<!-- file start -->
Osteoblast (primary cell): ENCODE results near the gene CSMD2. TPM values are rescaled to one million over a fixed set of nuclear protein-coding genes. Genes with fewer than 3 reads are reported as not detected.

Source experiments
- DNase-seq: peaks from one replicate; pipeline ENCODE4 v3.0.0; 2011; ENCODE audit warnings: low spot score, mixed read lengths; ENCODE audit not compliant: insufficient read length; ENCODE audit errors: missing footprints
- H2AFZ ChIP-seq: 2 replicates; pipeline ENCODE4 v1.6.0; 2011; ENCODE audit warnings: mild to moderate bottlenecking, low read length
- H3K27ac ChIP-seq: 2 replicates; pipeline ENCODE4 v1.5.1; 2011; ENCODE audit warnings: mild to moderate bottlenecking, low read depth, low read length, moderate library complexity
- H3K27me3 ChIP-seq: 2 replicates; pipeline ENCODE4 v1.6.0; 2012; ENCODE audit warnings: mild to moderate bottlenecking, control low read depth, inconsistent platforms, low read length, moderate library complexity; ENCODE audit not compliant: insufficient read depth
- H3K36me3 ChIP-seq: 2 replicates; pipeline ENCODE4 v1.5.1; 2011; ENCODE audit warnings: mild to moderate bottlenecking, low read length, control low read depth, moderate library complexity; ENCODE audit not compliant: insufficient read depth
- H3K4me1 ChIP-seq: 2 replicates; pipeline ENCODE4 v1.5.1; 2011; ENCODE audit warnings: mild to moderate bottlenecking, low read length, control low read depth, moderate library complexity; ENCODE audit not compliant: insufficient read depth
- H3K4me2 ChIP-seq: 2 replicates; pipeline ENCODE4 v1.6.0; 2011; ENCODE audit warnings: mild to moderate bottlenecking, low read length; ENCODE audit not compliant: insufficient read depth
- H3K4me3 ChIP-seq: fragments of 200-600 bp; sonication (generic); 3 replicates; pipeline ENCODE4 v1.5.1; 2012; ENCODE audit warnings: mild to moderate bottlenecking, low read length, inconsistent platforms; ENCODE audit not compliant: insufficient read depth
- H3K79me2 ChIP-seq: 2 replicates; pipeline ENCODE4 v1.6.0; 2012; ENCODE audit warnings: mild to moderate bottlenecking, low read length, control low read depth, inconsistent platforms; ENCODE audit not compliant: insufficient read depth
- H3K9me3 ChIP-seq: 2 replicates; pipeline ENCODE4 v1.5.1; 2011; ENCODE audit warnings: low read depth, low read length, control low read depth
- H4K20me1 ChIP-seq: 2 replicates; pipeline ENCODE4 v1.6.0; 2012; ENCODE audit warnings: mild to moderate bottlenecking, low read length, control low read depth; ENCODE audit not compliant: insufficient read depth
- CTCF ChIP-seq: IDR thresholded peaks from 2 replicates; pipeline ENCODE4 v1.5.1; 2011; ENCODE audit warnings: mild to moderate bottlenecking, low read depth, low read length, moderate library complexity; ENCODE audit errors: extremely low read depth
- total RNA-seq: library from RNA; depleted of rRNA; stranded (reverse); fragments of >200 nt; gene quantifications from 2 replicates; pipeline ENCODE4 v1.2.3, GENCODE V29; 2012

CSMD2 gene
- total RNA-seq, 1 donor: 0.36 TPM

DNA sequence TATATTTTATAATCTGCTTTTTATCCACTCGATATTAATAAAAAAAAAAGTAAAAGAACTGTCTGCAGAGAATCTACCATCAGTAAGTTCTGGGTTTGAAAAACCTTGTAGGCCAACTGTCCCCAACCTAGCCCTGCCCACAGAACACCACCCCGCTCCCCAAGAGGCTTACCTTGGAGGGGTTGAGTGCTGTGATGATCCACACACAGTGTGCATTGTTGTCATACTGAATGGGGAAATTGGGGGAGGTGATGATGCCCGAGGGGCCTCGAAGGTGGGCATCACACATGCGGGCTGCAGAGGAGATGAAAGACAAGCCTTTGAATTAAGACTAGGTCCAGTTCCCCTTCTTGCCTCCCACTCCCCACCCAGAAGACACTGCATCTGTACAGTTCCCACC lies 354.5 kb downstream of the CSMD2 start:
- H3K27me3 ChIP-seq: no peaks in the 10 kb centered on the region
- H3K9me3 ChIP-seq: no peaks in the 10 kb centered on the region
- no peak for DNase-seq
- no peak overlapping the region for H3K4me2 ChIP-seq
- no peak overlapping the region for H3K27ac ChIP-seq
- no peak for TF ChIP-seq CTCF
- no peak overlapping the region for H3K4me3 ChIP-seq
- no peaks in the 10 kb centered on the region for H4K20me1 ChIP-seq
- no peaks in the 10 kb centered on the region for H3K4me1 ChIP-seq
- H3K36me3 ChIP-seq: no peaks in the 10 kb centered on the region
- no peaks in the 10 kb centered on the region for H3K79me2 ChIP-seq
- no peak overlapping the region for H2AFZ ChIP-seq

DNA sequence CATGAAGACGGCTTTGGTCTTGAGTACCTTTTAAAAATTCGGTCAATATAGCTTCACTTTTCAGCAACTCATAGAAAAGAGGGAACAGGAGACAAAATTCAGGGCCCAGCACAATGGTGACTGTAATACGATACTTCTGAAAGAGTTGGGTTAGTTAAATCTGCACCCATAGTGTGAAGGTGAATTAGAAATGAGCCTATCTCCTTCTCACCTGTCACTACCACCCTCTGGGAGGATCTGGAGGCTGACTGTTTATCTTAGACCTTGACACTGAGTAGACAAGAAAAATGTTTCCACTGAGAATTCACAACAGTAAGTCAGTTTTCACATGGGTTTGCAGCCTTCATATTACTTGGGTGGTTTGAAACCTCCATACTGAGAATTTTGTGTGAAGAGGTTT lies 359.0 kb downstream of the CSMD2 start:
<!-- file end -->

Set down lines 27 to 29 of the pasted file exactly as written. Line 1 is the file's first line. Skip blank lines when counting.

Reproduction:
- no peaks in the 10 kb centered on the region for H3K4me1 ChIP-seq
- H3K36me3 ChIP-seq: no peaks in the 10 kb centered on the region
- no peaks in the 10 kb centered on the region for H3K79me2 ChIP-seq